2022 Reading Challenge Book List

Image by Sincerely Media from Unsplash. Edited in Affinity Photo.

I did The Calm Scribe’s reading challenge last year (see my planned book list and my results post). I was excited because it’s a list of 26 types of books, and I get to pick which specific books to read.

Why not just say “read 26 books this year” and go? Because I tend to choose the same types of books. (If you look at my Kindle content, you can tell exactly when I switched from my crime thriller phase to my fantasy phase.) With Calm Scribe’s challenge (props to his wife, who creates the list with him), it challenges you to look at new genres and authors, and even invites you to revisit old favorites.

Check out The Calm Scribe’s Reading Challenge for 2022 here. You’re not expected to have your books for the year all picked out, but I function better that way. If you’re curious to see what I plan (hope) to read this year, read on. (The asterisks indicate books that were on last year’s list that I never read.)

The Reading Challenge List

  • About climate change: Addressing the Climate Crisis: Local Action in Theory and Practice edited by Candice Howarth, et al.
  • Written by an Indigenous author: Life Among the Piutes: Their Wrongs and Claims by Sarah Winnemucca Hopkins.
  • Written by a BIPOC or LGTBQ+ author: The Bluest Eye by Toni Morrison.
  • Set in the Middle East: About the Night by Anat Talshir*.
  • For children: Dinosaur Valley by N.S. Esther.
  • Published in 2021/2022: Perhaps She Will Die by Joe Scipione.
  • By an Oceanic author: Golden Blood by Melissa Pearl*.
  • In a genre you don’t usually read: FlatlandA Romance of Many Dimensions by A Square (Edwin A. Abbott).
  • Of Poetry: Edgar Allan Poe’s Complete Poetical Works*.
  • You can read in a day: Phantom of the Opera by Gaston Leroux*.
  • Over 500 pages long: The Three Musketeers by Alexandre Dumas*.
  • A classic you should have read by now: The Picture of Dorian Gray by Oscar Wilde.
  • An audiobook: Alice in Blunderland: An Iridescent Dream by John Kendrick Bangs.
  • A graphic novel or Manga: X-Men Free Comic Book Day 2020 story by Jonathan Hickman and Tini Howard.
  • A nonfiction bestseller: Never Have Your Dog Stuffed: And Other Things I’ve Learned by Alan Alda.
  • From a recommendation: We Do This ‘Til We Free Us by Mariame Kaba*.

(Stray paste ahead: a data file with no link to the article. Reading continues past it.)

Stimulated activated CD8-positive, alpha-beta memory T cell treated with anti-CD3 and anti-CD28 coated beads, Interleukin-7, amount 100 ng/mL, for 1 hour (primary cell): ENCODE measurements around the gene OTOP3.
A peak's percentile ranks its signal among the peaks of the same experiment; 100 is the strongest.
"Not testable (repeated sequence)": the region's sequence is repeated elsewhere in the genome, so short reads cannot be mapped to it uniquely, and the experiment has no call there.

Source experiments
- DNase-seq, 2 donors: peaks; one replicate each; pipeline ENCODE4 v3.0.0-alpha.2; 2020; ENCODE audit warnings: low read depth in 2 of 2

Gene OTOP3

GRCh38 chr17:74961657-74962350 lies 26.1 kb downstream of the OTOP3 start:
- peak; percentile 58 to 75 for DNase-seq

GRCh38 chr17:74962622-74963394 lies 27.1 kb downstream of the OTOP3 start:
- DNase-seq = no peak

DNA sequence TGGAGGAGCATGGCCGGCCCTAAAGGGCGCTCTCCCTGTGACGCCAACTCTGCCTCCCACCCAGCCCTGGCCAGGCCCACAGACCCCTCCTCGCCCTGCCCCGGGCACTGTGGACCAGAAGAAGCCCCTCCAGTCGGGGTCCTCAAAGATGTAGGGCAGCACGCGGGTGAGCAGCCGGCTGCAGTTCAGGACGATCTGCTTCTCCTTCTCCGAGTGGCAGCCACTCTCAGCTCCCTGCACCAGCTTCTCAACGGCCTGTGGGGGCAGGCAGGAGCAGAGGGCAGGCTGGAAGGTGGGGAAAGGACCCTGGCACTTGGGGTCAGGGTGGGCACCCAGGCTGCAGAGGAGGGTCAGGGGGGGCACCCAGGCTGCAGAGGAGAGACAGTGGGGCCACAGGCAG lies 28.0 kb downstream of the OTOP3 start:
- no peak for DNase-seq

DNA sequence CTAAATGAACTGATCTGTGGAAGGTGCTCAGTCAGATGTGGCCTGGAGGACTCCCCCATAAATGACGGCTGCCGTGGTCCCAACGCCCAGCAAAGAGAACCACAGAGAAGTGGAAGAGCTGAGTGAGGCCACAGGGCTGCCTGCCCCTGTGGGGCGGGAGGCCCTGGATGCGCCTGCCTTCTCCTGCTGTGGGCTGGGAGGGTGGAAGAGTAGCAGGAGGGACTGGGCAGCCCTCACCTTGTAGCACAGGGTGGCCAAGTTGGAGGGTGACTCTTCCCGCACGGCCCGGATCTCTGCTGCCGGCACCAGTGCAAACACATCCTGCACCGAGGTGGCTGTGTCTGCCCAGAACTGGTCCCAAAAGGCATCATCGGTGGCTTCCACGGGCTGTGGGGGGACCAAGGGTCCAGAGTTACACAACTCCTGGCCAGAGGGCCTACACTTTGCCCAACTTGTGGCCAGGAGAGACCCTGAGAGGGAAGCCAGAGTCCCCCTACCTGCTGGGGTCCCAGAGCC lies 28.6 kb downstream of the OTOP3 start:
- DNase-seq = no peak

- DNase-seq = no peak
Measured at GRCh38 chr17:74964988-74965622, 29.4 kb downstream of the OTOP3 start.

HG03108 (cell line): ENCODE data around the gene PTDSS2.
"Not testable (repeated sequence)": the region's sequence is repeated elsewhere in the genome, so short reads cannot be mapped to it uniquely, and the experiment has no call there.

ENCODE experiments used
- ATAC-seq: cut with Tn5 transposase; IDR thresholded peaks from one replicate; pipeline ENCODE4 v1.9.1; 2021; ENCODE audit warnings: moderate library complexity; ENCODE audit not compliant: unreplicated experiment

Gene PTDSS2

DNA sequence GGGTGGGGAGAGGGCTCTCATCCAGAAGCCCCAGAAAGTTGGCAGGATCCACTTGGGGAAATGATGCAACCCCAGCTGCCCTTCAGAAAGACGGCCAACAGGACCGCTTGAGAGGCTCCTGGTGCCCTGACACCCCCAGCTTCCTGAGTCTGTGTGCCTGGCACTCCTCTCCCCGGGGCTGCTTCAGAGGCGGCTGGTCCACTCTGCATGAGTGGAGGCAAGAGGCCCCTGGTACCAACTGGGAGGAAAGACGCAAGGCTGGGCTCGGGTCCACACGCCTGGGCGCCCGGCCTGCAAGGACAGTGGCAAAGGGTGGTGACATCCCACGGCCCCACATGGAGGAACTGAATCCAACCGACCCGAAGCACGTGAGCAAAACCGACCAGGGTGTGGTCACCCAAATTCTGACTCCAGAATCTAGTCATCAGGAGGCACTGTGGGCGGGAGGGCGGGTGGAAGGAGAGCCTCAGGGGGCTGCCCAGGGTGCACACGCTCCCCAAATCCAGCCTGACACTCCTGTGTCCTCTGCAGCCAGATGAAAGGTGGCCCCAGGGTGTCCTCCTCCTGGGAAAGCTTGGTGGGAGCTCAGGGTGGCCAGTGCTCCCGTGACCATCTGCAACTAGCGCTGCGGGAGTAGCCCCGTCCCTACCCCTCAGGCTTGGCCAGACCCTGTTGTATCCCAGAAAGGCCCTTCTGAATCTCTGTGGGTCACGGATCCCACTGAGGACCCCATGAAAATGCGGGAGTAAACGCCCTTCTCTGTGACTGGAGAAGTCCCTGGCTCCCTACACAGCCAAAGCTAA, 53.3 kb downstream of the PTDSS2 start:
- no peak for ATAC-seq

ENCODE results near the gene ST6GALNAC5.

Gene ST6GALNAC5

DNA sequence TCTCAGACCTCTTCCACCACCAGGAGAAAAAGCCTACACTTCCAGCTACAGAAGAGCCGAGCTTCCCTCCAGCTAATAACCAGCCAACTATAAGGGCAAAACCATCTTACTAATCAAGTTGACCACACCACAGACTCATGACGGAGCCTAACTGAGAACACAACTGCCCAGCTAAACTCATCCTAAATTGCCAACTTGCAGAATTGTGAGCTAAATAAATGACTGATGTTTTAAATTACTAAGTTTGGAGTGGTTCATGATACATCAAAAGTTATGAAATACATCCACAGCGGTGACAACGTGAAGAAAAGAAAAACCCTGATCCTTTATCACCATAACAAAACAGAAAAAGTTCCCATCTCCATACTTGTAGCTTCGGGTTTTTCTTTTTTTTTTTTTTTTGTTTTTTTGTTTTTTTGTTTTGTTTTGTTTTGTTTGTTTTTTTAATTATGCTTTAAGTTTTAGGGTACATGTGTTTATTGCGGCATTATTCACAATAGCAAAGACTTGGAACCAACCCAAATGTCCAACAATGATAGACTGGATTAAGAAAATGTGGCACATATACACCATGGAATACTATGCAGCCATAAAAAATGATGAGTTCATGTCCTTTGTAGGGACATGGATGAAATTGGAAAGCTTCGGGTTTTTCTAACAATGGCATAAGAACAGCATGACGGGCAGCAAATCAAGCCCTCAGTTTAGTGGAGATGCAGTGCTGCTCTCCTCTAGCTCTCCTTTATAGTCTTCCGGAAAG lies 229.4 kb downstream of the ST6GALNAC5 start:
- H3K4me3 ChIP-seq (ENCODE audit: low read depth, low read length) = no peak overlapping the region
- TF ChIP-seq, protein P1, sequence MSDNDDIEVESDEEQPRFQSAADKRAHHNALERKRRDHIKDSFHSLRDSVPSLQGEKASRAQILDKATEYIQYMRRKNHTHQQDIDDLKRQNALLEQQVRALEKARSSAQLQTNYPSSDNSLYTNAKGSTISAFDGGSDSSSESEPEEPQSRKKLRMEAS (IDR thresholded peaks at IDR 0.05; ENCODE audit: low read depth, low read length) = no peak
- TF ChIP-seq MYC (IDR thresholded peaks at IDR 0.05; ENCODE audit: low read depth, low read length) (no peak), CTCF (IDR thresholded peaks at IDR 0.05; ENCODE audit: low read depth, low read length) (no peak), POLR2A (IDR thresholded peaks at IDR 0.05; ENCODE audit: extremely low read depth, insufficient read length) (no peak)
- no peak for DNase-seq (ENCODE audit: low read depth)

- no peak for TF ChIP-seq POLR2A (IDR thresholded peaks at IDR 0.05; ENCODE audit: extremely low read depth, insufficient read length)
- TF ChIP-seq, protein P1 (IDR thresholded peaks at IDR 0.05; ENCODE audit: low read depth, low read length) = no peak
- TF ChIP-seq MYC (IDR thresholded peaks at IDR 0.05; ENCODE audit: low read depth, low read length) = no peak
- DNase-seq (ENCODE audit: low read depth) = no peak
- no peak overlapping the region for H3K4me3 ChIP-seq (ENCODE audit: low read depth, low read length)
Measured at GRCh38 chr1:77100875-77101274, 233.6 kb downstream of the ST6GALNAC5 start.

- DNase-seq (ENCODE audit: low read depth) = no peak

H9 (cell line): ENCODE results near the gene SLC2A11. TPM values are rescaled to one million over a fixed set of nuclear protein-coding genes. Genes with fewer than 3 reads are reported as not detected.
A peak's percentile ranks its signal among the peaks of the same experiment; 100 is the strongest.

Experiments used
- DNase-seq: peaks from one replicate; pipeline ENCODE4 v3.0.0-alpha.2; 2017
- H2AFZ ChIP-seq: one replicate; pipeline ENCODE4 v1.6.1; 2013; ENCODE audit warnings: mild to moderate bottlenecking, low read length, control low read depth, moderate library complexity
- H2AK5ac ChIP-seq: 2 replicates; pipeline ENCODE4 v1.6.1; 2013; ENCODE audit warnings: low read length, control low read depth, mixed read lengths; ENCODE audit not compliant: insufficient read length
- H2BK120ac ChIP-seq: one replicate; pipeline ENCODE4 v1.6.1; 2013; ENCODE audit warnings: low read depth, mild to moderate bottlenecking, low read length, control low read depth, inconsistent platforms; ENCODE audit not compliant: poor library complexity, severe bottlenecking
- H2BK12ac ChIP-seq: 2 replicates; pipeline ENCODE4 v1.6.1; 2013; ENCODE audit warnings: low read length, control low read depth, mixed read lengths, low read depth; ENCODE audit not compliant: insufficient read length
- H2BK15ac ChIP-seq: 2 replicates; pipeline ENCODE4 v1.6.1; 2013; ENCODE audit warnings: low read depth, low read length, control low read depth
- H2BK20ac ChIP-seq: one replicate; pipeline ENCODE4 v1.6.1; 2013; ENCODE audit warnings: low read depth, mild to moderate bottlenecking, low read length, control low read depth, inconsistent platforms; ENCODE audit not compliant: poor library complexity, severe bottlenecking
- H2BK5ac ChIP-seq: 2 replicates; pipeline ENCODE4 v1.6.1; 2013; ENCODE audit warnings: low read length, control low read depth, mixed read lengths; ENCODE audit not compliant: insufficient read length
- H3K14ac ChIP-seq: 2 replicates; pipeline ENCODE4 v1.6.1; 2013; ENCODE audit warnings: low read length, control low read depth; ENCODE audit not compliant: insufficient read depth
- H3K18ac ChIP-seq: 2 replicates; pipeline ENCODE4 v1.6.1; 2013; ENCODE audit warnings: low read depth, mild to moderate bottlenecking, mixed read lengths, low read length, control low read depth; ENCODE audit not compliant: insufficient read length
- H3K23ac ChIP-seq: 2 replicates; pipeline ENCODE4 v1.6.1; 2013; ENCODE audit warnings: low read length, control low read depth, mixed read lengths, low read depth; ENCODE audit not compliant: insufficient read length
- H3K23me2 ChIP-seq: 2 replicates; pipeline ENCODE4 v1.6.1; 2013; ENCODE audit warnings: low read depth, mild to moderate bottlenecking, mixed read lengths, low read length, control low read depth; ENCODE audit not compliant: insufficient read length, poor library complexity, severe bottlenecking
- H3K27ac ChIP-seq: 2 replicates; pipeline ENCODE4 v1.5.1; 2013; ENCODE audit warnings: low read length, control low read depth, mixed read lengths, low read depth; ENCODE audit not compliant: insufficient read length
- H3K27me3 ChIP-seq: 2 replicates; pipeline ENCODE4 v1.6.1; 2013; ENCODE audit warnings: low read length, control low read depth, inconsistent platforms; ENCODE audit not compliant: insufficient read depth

• An author’s debut novel: Famished by Meghan O’Flynn*.
  • A book you read and loved a long time ago: Through Violet Eyes by Stephen Woodworth.
  • Short stories: Look at the Birdie by Kurt Vonnegut*.
  • With one of the five W’s in the title: Polk, Harper, & Who by Panayotis Cacoyannis.
  • By a recently deceased author: Feminist Theory: From Margin to Center by bell hooks.
  • That has been translated: This Life or the Next by Demian Vitanza.
  • A book “everyone else has read”: 1984 by George Orwell.
  • A sci-fi written by a female author: The Dispossessed by Ursula K. LeGuin.
  • A Nordic Noir: The Girl Who Played with Fire by Stieg Larsson.

There are also two bonus books this year:

  • Found in an independent or second-hand bookstore: No Disrespect by Sister Souljah.
  • By an indie/self-published author: A Death at Dawn by Gabrielle Grey.

Books I Started Last Year and Hope to Finish This Year

  • Rage Becomes Her by Soraya Chemaly.
  • The Fifth Season by N. K. Jemisin.
  • The Forging of the American Empire by Sidney Lens.
  • Stamped from the Beginning by Ibram X. Kendi. (Actually, I started this one in 2020. I may have forgotten about it.)

Where I Got My Books

Most of these, I already had. Some have been collecting digital dust on my Kindle for years. I purchased others during the pandemic. (One was a Christmas gift. Thanks, Dad!) The rest I got from:

  • Amazon (I’d search for what I needed, then sort by lowest to highest price. Some were free; one was $1.)
  • PDFDrive.com has PDFs, MOBI, and EPUB files for a bunch of books. (I try to only download public domain/creative commons works, or books I’ve purchased but need in a more accessible format. Content creators–especially marginalized content creators–deserve to be paid for their work.)
  • Project Gutenberg has loads of public domain books to choose from.
  • I got my audiobook from LibriVox.org. It’s all free and public domain, but the navigation leaves something to be desired. (I’ve already listened to my free audiobook from Audible.)

What are your reading goals for the year? @ me on Twitter and let me know! Here’s to another year of good reads.